This past Monday, January 18, was the feast of the Confession of St. Peter (see Matthew 16:16), while next Thursday, January 25, is the feast of the Conversion of St. Paul (see Acts 9). As a result, it has become a custom for many to mark the octave (eight days) between the two commemorations with prayers that focus particularly on the unity of all Christians.

The World Council of Churches reports that the Monastic Community in Grandchamp, Switzerland, has chosen this year’s theme for the prayers for unity from John 15:1-17: “Abide in my love, and you shall bear much fruit.” As part of the materials they have put together, they include this evocative quote from Dorotheus of Gaza, a monk in Palestine in the 6th century:

Imagine a circle drawn on the ground, that is, a line drawn in a circle with a compass, and a centre. Imagine that the circle is the world, the centre is God, and the radii are the different paths or ways people live. When the saints, desiring to draw near to God, walk toward the middle of the circle, to the extent that they penetrate its interior, they draw closer to each other; and the closer they draw to each other, the closer they come to God. Understand that the same thing applies conversely, when we turn away from God and withdraw toward the outside. It then becomes obvious that the more we move away from God, the more we move away from each other, and the more we move away from each other, the more we also move away from God.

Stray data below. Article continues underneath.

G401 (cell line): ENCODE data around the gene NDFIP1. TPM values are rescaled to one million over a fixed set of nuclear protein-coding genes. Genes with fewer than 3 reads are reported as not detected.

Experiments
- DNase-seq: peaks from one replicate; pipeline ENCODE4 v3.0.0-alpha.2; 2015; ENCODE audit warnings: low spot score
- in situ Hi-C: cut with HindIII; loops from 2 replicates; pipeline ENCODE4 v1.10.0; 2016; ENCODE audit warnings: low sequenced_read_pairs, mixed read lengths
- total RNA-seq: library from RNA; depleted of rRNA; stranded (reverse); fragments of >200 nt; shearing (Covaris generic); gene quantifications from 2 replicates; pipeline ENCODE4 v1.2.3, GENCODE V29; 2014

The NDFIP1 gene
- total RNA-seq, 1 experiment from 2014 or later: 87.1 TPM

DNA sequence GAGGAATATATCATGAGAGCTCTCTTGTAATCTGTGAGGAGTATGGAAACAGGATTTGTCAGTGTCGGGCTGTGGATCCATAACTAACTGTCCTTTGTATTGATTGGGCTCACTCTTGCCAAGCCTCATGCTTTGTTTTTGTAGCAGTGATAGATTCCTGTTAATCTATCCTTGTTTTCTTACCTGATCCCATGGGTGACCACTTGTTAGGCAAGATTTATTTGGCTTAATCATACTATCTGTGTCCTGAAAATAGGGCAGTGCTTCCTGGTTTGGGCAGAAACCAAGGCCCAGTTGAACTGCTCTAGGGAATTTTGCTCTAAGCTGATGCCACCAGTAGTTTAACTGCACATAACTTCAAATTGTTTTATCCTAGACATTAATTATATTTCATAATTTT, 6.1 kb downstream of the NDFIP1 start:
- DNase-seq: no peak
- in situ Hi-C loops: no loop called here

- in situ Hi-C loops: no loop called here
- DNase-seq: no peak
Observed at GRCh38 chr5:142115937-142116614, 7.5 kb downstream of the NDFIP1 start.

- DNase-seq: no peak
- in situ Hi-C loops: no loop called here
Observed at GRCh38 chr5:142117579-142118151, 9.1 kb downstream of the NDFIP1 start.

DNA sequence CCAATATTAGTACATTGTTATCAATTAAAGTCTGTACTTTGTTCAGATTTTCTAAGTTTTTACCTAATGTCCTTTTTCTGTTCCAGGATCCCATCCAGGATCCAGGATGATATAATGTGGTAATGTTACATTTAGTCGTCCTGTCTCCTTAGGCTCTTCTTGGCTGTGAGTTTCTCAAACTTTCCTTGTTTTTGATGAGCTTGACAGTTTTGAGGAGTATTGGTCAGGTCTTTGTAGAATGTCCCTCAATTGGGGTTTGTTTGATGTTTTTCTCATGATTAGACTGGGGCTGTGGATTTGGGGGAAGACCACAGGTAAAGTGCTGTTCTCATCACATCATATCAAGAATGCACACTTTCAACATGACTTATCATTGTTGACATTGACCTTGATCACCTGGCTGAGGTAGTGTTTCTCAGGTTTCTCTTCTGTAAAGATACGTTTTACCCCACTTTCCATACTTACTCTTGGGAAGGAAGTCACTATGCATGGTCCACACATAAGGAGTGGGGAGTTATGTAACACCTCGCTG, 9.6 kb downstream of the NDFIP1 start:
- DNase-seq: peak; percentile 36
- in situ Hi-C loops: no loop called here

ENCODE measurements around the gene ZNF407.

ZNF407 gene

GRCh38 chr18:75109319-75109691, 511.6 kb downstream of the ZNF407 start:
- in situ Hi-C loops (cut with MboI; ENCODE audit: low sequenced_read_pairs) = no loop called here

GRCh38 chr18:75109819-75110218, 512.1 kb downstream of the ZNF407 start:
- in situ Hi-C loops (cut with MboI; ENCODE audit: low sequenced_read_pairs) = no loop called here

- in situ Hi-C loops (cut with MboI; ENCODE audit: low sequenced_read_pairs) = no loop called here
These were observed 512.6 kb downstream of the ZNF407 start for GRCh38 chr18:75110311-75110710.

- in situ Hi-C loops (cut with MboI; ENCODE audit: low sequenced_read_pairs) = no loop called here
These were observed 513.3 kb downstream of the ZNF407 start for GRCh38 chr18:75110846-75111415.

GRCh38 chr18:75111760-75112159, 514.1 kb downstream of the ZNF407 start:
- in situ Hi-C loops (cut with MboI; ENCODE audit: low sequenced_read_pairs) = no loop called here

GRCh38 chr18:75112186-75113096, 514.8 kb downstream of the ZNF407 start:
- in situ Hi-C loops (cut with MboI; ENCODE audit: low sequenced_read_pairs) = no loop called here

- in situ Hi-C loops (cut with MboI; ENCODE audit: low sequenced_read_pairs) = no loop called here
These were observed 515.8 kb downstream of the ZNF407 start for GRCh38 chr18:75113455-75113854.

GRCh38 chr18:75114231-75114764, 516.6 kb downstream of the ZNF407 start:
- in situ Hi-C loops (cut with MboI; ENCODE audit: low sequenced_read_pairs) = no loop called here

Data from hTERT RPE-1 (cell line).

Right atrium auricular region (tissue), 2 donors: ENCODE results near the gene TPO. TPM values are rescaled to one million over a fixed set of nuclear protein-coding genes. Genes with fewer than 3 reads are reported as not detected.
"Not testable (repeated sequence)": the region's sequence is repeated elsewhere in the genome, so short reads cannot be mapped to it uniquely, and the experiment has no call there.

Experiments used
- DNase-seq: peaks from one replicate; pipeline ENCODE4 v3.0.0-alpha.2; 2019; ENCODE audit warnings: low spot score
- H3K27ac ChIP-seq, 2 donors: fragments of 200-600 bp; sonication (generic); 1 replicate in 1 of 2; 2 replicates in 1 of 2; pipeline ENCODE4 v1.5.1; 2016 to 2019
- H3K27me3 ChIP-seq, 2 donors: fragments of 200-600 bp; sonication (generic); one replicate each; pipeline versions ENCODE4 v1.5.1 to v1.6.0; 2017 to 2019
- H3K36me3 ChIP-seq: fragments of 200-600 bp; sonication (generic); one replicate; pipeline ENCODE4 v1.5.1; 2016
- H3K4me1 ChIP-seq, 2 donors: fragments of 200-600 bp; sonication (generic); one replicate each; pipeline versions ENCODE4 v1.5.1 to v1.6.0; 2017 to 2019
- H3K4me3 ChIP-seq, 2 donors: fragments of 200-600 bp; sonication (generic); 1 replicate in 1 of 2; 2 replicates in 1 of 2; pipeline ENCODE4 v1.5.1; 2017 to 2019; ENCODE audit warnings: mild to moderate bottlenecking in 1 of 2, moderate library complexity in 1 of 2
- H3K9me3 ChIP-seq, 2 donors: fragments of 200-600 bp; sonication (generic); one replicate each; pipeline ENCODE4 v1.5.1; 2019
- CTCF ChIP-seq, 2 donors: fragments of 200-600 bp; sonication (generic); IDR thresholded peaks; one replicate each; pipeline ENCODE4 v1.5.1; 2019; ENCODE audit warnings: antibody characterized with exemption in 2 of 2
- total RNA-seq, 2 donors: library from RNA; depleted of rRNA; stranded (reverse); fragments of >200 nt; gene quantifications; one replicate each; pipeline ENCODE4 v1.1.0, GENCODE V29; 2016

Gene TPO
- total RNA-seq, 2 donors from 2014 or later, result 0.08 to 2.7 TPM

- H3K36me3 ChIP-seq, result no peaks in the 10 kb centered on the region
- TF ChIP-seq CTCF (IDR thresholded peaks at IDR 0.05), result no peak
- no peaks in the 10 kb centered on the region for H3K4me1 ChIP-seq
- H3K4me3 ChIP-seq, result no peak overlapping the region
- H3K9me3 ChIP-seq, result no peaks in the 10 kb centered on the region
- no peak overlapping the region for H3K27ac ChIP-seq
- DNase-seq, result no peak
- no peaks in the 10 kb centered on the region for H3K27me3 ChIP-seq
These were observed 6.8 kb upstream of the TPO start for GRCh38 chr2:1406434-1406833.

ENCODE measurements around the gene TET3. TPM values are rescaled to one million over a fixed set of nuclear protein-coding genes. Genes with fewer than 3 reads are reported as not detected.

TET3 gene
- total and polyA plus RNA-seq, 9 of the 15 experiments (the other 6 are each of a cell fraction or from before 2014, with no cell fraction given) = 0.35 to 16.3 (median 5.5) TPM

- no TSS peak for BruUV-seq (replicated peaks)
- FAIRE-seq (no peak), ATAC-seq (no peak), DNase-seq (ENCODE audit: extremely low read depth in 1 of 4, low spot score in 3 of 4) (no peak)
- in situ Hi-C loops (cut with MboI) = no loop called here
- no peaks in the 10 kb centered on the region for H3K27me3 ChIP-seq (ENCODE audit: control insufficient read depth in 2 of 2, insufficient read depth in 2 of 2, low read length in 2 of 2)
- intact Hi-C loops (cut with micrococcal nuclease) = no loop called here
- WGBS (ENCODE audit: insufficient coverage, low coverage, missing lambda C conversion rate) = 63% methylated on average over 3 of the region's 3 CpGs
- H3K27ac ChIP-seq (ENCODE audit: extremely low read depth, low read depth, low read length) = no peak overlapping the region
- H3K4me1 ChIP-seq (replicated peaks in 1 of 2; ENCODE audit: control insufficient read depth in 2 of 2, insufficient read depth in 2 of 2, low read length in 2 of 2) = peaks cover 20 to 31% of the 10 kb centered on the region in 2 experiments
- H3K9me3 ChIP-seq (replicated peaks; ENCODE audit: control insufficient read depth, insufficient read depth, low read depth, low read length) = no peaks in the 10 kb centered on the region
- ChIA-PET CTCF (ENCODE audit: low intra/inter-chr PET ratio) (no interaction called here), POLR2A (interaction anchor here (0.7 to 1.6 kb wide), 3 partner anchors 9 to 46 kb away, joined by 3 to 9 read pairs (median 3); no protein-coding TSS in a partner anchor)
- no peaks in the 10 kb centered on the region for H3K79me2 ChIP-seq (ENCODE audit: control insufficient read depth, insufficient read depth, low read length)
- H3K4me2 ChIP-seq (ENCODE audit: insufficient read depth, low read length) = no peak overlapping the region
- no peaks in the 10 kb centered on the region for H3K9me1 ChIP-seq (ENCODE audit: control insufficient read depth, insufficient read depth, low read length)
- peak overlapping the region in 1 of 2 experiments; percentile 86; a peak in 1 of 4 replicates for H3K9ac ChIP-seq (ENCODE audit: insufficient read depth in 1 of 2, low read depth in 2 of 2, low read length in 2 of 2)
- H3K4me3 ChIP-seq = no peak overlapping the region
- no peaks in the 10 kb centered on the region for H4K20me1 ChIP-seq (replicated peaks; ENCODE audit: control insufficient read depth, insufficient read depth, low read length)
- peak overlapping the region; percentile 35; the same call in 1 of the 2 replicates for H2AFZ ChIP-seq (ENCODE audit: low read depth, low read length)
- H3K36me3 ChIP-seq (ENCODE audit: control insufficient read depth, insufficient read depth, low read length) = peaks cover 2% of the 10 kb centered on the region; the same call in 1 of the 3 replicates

I hope during this octave, we will indeed seek to move closer to each other and to God, praying for increased communion and unity of all Christians. (And may we remember that the goal of unity is not the same as praying that all others come to believe exactly the way we do!) But I also hope that we will take seriously the second part of this year’s theme – that we shall bear much fruit. The point of Christian unity is that we will bear fruit by modeling that unity for the rest of the world. In this fractious time in our nation, may our prayers and actions not be limited to closer communion in the church, but also spread more broadly, seeking unity in our country as well as the whole world.

As we work toward this this unity, this drawing nearer and nearer to others, then we will also experience the joy of drawing near to God, the very Center of All!

(If you are interested in knowing more about the Week of Prayer for Christian Unity, you can start here: